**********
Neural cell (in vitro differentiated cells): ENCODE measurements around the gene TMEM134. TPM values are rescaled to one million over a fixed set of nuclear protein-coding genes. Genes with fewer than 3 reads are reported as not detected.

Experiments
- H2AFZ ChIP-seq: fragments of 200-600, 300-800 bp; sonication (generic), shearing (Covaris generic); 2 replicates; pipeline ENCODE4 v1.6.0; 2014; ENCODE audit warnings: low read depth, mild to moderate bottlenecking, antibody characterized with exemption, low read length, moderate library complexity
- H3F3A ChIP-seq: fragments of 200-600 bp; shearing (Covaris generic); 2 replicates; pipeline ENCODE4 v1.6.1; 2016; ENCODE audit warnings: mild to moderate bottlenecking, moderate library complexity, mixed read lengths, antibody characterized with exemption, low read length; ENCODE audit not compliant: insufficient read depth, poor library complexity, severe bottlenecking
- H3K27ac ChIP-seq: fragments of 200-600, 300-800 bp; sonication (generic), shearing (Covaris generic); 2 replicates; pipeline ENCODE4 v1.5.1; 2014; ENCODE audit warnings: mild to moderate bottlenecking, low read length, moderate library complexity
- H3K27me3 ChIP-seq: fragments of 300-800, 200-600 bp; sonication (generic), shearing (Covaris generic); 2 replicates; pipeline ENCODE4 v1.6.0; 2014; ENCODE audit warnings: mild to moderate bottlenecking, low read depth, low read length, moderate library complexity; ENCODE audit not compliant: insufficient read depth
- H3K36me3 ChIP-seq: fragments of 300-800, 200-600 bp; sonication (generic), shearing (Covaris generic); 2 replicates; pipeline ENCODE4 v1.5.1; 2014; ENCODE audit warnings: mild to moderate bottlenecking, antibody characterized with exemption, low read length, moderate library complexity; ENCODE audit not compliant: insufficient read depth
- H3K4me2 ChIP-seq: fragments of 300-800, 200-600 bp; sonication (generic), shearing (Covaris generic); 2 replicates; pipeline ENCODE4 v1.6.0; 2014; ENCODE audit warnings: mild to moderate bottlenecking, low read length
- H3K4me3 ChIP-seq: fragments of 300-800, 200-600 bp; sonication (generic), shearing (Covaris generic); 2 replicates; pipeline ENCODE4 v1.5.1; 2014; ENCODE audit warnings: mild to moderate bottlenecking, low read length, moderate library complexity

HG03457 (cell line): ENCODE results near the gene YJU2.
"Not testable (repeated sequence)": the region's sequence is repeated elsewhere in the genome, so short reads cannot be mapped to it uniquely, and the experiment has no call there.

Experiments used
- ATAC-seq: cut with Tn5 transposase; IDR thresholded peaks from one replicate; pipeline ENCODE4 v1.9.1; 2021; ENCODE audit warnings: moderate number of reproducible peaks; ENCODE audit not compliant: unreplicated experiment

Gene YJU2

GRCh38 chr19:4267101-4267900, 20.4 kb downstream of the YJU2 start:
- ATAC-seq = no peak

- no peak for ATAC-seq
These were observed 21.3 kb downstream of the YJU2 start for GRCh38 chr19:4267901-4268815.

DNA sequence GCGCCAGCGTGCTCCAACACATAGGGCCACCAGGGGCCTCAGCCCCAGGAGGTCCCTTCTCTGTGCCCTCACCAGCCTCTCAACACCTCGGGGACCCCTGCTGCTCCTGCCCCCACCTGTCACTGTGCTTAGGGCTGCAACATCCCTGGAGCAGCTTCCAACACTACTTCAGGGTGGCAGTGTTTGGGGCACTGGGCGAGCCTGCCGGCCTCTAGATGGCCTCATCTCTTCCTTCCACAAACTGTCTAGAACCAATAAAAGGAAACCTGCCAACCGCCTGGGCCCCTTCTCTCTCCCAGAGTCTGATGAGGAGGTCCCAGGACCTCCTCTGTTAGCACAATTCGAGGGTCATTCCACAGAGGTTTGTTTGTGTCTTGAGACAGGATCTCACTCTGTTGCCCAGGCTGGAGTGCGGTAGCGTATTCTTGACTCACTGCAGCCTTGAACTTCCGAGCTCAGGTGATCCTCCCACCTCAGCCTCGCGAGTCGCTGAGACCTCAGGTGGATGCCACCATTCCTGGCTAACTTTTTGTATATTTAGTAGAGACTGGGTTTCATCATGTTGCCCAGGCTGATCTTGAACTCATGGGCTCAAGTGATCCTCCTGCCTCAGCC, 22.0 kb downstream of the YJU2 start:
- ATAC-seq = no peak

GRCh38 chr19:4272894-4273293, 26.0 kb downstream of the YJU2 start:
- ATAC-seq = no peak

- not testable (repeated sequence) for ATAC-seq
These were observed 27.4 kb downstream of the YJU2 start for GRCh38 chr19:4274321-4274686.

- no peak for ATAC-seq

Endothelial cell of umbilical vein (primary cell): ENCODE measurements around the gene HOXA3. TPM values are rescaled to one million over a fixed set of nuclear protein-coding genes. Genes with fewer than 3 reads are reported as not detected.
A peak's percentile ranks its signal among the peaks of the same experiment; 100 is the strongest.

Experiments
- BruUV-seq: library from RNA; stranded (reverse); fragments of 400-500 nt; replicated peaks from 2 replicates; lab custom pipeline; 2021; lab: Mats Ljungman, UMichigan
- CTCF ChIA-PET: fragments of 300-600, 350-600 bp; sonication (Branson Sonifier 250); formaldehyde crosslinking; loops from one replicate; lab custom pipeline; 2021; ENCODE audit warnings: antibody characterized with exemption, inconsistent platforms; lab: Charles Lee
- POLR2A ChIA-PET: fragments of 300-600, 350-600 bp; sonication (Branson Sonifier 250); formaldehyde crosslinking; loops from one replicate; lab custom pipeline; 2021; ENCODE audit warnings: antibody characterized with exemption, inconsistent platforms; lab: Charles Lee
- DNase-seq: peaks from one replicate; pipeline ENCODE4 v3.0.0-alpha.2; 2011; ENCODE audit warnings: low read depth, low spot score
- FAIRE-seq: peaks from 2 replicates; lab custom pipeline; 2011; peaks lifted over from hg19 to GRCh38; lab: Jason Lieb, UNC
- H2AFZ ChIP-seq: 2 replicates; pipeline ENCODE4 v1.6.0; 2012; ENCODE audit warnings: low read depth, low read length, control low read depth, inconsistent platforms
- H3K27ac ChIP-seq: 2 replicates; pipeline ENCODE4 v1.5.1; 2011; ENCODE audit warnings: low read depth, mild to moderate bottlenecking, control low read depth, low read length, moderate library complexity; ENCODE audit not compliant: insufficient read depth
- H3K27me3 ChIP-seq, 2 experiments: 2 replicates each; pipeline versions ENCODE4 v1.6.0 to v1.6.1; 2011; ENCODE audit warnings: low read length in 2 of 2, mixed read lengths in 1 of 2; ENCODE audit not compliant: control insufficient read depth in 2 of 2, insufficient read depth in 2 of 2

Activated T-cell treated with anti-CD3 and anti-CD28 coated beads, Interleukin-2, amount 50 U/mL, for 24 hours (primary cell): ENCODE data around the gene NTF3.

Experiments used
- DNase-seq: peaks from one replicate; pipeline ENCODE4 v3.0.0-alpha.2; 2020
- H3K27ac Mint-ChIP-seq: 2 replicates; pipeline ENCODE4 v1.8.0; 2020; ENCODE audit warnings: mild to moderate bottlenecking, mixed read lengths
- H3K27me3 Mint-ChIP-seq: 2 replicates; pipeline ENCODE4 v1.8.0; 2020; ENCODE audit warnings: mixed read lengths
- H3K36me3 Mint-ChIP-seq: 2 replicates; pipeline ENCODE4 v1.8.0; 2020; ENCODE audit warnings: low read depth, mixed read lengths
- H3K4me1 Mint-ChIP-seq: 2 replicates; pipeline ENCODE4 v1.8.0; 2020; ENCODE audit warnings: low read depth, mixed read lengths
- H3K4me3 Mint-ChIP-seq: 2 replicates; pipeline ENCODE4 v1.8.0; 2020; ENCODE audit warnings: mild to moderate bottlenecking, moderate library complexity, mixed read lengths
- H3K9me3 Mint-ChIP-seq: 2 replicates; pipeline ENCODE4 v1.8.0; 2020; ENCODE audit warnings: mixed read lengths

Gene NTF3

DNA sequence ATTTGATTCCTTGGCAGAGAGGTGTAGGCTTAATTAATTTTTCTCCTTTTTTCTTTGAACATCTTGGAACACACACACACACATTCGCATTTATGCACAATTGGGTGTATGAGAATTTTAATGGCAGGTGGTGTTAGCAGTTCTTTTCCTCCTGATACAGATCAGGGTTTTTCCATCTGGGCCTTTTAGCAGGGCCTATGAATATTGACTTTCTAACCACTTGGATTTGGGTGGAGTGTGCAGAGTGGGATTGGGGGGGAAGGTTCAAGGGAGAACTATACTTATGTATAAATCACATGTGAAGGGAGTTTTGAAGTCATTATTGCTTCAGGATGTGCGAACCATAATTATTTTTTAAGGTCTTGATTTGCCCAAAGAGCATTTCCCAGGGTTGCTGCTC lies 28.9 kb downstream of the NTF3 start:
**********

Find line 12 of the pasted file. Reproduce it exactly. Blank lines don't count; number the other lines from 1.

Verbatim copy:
Experiments used